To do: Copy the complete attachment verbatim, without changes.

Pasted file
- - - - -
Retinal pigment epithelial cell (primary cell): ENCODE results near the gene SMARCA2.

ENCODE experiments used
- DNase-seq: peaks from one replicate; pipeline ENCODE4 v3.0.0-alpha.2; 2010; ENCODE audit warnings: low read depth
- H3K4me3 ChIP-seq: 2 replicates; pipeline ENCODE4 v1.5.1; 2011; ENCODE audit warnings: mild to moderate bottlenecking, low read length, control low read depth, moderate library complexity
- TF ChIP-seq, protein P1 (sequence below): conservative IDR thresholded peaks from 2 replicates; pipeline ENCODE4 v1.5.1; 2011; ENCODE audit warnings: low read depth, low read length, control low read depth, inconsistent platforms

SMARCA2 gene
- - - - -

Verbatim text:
Retinal pigment epithelial cell (primary cell): ENCODE results near the gene SMARCA2.

ENCODE experiments used
- DNase-seq: peaks from one replicate; pipeline ENCODE4 v3.0.0-alpha.2; 2010; ENCODE audit warnings: low read depth
- H3K4me3 ChIP-seq: 2 replicates; pipeline ENCODE4 v1.5.1; 2011; ENCODE audit warnings: mild to moderate bottlenecking, low read length, control low read depth, moderate library complexity
- TF ChIP-seq, protein P1 (sequence below): conservative IDR thresholded peaks from 2 replicates; pipeline ENCODE4 v1.5.1; 2011; ENCODE audit warnings: low read depth, low read length, control low read depth, inconsistent platforms

SMARCA2 gene